Using a fork, stir in the ice water, 1 tablespoon at a time, adding just enough for the dough to hold together without becoming wet. Gather the dough into a ball and then flatten it into a disk. Wrap the disk of dough in plastic wrap and chill for 1 hour.
With food processor:
In the work bowl of a food processor fitted with the metal blade, combine the flour, sugar and salt. Add the butter and process, using short pulses, until the mixture resembles a coarse meal.
With the machine running, add the water through the feed tube, 1 tablespoon at a time, until the dough begins to form into a ball. Remove the dough from the food processor and flatten into a disk. Wrap the disk of dough in plastic wrap and chill for 1 hour.
Form the shell:
Remove the dough from the refrigerator. With a rolling pin on a lightly floured board, roll the dough to form a rough circle about 1/4" thick. Carefully transfer the dough to a 9" fluted tart pan with a removable bottom. Press the dough lightly but snugly into the edges of the pan, allowing the excess dough to hang over the edges of the pan. Roll the rolling pin over the top of pan to trim the excess dough from the pan rim. Pierce the bottom of the dough several times with the tines of a fork. Chill for at least 30 minutes before baking.
The tart shell is now ready to bake, partially-bake, or be frozen for up to 1 month for future use. If freezing, wrap tightly with plastic wrap, taking care to press the plastic against the surface of the dough.
For a partially-baked shell:
Position a rack in the center of the oven and preheat the oven to 400°F. Line the chilled shell with foil or parchment and fill the shell with pie weights, dried beans, or raw rice.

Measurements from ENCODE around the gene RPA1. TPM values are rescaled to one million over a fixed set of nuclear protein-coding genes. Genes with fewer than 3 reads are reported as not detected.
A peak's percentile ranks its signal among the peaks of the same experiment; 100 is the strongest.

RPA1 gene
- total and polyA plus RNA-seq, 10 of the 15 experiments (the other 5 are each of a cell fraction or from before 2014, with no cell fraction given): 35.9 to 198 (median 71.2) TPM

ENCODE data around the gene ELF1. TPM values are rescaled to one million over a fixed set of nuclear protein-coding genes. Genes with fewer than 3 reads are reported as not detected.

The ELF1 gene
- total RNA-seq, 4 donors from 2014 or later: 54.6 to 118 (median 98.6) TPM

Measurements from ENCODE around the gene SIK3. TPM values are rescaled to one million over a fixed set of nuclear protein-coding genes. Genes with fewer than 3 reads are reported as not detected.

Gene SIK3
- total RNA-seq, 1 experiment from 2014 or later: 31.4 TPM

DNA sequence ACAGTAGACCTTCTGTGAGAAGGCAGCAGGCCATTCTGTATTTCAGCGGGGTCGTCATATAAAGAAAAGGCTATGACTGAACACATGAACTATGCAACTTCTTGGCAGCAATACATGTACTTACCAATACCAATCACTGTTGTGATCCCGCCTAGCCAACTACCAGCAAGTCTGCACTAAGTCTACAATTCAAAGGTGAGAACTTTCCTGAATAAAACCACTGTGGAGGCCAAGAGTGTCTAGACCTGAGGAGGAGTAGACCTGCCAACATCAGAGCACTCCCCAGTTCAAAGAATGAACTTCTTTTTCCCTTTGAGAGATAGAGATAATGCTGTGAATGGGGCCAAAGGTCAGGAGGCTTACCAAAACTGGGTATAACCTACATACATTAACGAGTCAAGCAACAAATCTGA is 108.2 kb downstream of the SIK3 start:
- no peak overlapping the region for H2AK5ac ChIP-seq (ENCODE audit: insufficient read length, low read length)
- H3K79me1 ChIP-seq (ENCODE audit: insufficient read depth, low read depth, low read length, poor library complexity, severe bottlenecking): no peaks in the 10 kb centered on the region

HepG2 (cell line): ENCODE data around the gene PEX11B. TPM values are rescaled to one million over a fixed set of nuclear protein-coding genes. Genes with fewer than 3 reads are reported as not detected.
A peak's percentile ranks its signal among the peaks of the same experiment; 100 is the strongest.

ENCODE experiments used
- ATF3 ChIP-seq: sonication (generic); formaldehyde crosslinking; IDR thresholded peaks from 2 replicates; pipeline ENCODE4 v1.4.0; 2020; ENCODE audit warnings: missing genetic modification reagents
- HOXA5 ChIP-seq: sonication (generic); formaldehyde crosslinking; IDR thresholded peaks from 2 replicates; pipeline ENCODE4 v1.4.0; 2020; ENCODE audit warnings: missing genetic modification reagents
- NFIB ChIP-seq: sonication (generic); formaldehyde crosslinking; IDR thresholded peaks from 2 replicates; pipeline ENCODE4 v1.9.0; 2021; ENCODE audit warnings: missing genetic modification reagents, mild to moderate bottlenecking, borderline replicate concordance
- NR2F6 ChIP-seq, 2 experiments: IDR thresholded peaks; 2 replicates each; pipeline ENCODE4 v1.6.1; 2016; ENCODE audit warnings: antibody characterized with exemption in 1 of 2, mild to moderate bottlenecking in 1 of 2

Bake the shell about 12 minutes, or until the pastry is set and golden. Carefully remove the foil or parchment and weights and continue to bake the shell another 10-15 minutes, or until the pastry is golden brown. If the edges start to brown too much, cover them with strips of foil or piecrust shields (see page 9). Cool on a rack.
For a fully-baked shell:
Position a rack in center of the oven and preheat the oven to 400°F. Line the chilled shell with foil or parchment and fill with pie weights, dried beans, or raw rice.
Bake the shell about 12 minutes, or until the pastry is set and golden. Carefully remove the foil or parchment and weights and continue to bake the shell another 5 minutes, or until it is golden all over. If the edges of the shell start to brown too much, cover them with strips of foil or piecrust shields (see page 9). Cool on a rack.
Makes about 1/2 cup
1/2 cup apricot preserves
2 tablespoons water or orange-flavored liqueur such as Cointreau or Triple Sec
In a small saucepan, bring the preserves and water (or liqueur) to a boil over medium heat, stirring often. Cook 2 to 3 minutes, or until thickened. If the preserves contain large chunks of fruit, transfer the glaze to a blender or food processor and process until smooth. Strain the glaze through a mesh sieve into a small bowl, pressing the glaze with the back of a large spoon or rubber spatula to extract as much liquid as possible. Use while still warm.
(Image: Sara Kate Gillingham-Ryan)